Two members of Fatah die after clashes erupt in Ein el-Helweh camp.
“The blows dealt by Fatah al-Islam against the Lebanese army are a premeditated crime and a dangerous attempt to destabilise [Lebanon]”
Fouad Siniora, Lebanon’s prime minister
Fouad Siniora, Lebanon’s prime minister, accused Fatah al-Islam of trying to destabilise the country.
In a statement, he said: “The blows dealt by Fatah al-Islam against the Lebanese army are a premeditated crime and a dangerous attempt to destabilise [Lebanon]”.
He called on the people of Lebanon, which has been battling political chaos for months, to “join ranks behind the army and Lebanese security forces.”
Earlier, Fatah al-Islam told Lebanon’s army not to take “provocative actions” against the group.
The authenticity of the groups’ statement could not be immediately verified but its language was similar to previous statements from the group.
“We warn the Lebanese army of the consequences of continuing the provocative acts against our mujahidin who will open the gates of fire… against [the army] and against the whole of Lebanon.”
The Lebanese army cannot enter Palestinian refugee camps in line with a 38-year-old agreement.
However, it has tightened its grip around the camp since the authorities charged members of the group with carrying out two bus bombings in a Christian area near Beirut that killed three civilians in February.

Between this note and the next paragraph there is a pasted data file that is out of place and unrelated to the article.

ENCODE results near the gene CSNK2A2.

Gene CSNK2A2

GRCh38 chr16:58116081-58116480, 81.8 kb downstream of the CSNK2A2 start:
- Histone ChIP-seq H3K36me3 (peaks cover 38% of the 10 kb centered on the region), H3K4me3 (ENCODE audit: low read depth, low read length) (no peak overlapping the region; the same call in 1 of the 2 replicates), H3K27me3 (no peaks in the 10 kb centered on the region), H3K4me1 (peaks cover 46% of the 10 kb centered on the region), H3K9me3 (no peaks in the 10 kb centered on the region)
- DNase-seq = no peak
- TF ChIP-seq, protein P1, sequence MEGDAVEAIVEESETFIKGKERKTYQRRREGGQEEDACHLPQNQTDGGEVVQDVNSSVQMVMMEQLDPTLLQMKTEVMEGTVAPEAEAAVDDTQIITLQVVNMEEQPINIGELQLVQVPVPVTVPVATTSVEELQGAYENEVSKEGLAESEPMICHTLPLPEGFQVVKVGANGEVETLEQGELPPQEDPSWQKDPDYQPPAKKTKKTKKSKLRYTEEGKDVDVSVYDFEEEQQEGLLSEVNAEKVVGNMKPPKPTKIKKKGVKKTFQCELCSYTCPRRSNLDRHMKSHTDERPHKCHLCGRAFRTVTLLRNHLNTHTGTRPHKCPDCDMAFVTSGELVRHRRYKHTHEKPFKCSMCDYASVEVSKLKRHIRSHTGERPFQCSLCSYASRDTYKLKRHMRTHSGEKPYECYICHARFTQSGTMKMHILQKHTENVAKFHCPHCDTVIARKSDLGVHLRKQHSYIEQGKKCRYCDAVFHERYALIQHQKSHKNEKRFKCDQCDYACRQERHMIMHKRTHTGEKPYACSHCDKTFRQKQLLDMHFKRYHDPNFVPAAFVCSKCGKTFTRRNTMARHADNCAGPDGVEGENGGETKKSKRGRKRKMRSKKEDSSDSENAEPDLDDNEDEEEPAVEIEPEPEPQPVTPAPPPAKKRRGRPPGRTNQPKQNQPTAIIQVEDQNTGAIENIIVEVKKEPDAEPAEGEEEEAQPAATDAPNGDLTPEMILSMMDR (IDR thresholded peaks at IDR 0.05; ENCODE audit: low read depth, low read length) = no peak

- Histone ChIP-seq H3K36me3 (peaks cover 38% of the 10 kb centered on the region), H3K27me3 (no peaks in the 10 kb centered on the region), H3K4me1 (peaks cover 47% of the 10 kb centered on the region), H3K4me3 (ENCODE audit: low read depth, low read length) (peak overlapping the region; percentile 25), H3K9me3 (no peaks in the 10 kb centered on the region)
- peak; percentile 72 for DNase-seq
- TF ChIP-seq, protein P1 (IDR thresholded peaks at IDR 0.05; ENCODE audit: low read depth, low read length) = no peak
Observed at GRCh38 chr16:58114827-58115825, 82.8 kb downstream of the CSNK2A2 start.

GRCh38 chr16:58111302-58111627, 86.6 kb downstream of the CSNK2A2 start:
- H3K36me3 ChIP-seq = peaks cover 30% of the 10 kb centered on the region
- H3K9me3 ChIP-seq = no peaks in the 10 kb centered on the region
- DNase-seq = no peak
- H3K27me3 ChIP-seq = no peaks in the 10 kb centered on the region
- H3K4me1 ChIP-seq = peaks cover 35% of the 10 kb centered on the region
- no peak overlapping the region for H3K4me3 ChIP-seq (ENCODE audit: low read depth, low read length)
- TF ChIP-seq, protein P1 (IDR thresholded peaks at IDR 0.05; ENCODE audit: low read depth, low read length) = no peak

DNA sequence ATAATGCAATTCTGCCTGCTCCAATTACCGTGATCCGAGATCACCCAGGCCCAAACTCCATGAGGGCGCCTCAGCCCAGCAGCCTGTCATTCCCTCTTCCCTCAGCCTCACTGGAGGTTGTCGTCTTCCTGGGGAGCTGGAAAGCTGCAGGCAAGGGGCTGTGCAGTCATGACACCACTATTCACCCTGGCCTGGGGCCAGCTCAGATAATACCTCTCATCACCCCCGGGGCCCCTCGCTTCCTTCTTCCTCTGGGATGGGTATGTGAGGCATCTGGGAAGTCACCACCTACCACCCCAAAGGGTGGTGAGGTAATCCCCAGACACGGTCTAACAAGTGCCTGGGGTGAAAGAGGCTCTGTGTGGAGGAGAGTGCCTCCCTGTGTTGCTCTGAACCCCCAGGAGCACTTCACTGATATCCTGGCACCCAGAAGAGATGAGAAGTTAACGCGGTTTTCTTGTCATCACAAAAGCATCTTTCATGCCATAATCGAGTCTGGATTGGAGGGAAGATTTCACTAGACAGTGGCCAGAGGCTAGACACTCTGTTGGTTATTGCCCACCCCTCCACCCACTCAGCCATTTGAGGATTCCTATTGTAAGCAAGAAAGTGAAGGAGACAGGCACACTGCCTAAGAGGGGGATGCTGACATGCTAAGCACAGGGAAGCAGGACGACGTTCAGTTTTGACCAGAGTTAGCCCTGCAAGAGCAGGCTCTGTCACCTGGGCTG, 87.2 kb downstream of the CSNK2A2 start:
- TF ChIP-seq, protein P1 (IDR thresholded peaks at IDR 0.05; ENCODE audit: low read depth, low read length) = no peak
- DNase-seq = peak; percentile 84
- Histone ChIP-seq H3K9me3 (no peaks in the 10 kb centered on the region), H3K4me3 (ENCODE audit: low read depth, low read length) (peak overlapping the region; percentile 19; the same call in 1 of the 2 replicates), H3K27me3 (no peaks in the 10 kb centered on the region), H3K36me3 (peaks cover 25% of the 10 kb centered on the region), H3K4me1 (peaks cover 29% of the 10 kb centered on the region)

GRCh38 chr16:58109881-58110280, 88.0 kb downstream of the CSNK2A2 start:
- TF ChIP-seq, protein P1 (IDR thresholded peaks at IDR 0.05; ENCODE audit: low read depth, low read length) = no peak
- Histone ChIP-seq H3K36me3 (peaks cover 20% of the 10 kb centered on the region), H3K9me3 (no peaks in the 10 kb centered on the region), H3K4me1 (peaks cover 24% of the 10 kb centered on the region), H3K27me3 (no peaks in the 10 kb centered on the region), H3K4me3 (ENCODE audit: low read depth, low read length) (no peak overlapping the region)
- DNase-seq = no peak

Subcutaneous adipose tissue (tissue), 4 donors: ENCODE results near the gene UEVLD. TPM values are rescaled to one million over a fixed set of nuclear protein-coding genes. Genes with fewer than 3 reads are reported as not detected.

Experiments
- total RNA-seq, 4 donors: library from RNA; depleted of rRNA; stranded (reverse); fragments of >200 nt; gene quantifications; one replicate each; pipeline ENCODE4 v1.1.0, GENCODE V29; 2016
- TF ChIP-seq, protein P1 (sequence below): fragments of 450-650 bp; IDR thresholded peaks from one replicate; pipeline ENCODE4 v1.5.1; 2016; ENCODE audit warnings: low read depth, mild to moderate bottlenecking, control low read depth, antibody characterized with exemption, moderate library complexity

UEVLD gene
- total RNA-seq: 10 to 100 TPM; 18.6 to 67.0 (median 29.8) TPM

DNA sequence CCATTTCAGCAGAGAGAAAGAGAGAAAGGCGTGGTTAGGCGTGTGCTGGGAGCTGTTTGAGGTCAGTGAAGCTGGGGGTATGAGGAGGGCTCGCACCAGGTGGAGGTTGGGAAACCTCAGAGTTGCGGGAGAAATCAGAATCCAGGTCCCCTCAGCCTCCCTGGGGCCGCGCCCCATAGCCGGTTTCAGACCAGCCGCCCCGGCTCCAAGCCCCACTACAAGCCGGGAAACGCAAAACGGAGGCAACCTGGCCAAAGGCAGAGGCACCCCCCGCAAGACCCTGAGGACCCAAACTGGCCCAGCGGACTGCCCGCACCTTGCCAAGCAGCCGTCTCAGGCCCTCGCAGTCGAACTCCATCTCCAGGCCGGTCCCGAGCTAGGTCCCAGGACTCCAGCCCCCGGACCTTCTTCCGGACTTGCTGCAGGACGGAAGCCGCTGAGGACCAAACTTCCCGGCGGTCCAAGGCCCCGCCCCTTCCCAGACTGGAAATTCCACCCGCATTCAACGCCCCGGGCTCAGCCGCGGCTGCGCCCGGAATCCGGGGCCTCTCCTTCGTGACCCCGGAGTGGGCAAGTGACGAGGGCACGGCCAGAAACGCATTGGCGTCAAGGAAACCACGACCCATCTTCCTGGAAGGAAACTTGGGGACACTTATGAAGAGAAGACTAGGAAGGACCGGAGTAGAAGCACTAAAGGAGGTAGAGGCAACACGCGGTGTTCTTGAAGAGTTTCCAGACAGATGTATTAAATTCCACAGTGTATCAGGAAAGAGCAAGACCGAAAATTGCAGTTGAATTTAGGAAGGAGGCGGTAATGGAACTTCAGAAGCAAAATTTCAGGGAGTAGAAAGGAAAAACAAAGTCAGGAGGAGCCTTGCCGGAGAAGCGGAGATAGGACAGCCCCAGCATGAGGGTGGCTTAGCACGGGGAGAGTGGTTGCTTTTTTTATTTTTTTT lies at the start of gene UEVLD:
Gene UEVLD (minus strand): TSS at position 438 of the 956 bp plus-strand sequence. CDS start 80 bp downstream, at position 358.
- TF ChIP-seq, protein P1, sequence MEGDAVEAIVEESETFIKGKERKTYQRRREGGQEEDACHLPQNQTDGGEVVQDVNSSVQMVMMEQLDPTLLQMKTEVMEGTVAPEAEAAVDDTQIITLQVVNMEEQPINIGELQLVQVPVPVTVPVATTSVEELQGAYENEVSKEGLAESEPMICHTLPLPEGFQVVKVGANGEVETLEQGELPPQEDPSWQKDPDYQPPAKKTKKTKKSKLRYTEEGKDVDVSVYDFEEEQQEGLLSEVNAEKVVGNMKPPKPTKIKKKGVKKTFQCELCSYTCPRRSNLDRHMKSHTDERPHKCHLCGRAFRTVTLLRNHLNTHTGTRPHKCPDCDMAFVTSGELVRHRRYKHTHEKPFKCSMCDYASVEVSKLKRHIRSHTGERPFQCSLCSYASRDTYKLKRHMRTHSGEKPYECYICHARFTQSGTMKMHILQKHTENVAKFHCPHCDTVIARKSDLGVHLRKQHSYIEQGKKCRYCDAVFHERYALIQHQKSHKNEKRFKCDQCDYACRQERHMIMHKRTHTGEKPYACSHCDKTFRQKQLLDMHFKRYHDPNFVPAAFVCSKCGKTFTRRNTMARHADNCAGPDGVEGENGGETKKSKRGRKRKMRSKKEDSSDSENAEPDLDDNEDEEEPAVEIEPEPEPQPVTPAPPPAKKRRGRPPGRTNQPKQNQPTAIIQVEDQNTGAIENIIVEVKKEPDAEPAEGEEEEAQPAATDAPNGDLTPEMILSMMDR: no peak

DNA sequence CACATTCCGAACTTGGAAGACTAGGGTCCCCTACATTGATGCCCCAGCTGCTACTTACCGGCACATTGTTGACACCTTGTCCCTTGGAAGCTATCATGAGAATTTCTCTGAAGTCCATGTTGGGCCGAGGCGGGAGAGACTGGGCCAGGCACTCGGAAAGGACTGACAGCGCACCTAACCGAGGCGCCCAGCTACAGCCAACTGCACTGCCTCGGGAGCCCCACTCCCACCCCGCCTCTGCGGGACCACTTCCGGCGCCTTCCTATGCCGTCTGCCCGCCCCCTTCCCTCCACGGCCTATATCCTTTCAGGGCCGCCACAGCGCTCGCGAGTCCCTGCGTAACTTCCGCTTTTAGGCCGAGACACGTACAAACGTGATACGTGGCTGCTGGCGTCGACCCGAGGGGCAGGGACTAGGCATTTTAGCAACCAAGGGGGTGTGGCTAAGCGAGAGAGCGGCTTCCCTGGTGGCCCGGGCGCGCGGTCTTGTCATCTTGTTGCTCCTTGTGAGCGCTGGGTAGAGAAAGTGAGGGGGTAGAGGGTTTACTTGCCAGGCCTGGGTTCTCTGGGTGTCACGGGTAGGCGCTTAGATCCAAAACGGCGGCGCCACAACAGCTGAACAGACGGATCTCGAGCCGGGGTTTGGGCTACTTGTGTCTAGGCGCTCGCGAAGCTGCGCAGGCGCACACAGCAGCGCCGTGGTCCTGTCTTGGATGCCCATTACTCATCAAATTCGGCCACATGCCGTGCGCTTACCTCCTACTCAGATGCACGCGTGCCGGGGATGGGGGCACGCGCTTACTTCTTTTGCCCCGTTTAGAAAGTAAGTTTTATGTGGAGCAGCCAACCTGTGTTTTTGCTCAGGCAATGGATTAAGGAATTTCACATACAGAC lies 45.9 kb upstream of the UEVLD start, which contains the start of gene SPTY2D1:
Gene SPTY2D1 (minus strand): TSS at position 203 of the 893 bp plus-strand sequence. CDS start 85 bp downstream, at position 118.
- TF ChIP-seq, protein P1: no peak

The Lebanese army has also stepped up security in the area surrounding Ain al-Hilweh refugee camp in southern Lebanon.
Fatah al-Islam was formed last year by fighters who broke off from the pro-Syrian Fatah-Intifada group.
Lebanese officials allege Fatah al-Islam is merely a front for Syrian intelligence in Lebanon.
Ahmad Fatfat, a Lebanese cabinet minister, said Sunday’s violence was part of efforts to sabotage the setting up of an international tribunal to try suspects in the 2005 assassination of Rafiq al-Hariri, a former prime minister.
While a UN inquiry into the Hariri killing has not yet concluded, interim reports have implicated Syria and Lebanese officials.
“There is someone trying to create security chaos to say to world public opinion: ‘Look, if the tribunal is established, there will be security trouble in Lebanon‘,” Fatfat said.
Syria and Fatah al-Islam deny having any relationship.
Fatah al-Islam statements have appeared on Islamist websites known to publish al-Qaeda statements.